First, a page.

Poor man’s iPhone: Android on the decline – February 26, 2015

[Thanks to MacDailyNews Reader “David E.” for the heads up.]


  1. For those of us who own lots of AAPL and reinvest the dividend let’s hope they hold off moving up until 2 wks from now after August 13! Always nice to be able to afford more shares.

  2. “Kvaal thinks the Street expectations are much too low for the next model of the iPhone, presumably an ‘iPhone 6S.’ He’s modeling units of iPhone moving up from 230 million this fiscal year to 250 million next year, versus Street expectations for things to be roughly flat.”

    Of course he is, if his anal sphincter prediction fails, what’s he got to lose? He bought low (as most other “anal sphincter ANALYSTS” did) and will cash in within the next few months like all the others will and make a ton of money. HOWEVER those of us 70 plus year old farts are getting screwed day in and day out. Where in the hell is the SEC when these BIMBOs rape us shareholders?? Oh, yeah, NO balls in the current administration to cure what ails us – not just in reference to Wall Street but anything else controlled by the Feds. Ya know what, I’m glad I’m going on 73 in September because that means I might not have all that much more time to piss and moan about the assholes that are running our government. What really bothers me is that my Grandkids (all between 2 & 10 years of age – with a bunch of AAPL shares I donated to them) have the rest of their lives to face the consequences. Think about that folks (including you “Millennials” who know it all) that have young family members to think about. Guess what – YOU DON’T KNOW SHITE!! Get your heads out of your butts and wake up to the REAL world!!

  3. No matter how many products Apple sells it’s almost guaranteed they’re going to miss Wall Street’s expectations. Any guidance Apple gives, Wall Street is going to immediately tack on a couple of million more units for good measure and Apple will meet its own guidance but miss Wall Street’s expectations. There’s nothing Apple can do about that. Wall Street is rigging the numbers against Apple shareholders but anything is allowed to take place. Apple has to beat every sales number or else the stock will quickly sell off. I’m learning to live with that but Apple should keep raising the dividend a healthy amount every year if they can’t boost the share price. Apple seems to be the only profitable company that can’t move their own share price and it’s just ridiculous. A few years back Apple loyalists were claiming how Apple would eventually reach fair value, but it’s only gotten worse. Apple is far below its peers in value.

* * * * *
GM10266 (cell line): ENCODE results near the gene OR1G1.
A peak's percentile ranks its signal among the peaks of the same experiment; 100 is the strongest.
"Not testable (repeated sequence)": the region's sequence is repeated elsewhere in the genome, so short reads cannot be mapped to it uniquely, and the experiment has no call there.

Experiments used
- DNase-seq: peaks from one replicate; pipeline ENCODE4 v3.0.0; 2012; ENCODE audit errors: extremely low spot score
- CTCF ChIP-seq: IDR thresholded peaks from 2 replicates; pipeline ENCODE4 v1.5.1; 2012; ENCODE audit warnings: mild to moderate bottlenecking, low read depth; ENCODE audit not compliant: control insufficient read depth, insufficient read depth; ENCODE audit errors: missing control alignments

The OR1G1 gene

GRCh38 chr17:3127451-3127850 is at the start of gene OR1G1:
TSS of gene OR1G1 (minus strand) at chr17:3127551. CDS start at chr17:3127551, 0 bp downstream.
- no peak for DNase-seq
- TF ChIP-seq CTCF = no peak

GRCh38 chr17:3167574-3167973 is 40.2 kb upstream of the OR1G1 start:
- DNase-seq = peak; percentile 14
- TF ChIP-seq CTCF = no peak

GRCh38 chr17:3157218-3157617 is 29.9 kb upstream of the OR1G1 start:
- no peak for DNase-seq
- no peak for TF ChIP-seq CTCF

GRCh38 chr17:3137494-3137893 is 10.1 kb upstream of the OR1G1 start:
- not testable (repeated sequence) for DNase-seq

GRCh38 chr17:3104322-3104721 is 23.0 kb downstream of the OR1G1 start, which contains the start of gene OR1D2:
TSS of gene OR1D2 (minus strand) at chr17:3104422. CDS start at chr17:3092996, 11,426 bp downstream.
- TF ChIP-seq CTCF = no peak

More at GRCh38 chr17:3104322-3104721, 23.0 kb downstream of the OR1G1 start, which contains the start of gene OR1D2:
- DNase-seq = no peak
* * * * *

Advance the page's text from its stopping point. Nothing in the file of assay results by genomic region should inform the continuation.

1. I agree with lots of what you’re saying and up voted you

      but I need to add that in my thinking some of the problem of low P.E (thus share price) is due to Apple.

      Apple’s P.R and promotion of Apple is really poor. People can flame me but I see Tim Cook only get REALLY PASSIONATE when he talks about social concerns (note he says he only has pictures of M.Luther K and Robert Kennedy on his wall for inspiration, both social activists and not business leaders ) and is practically cold fish or awkward when he promotes Apple (like when he talks about the Watch) .

      He seems almost embarrassed sometimes in touting Apple while Jobs seemed to vibrate with intensity answering anything about Apple or it’s products.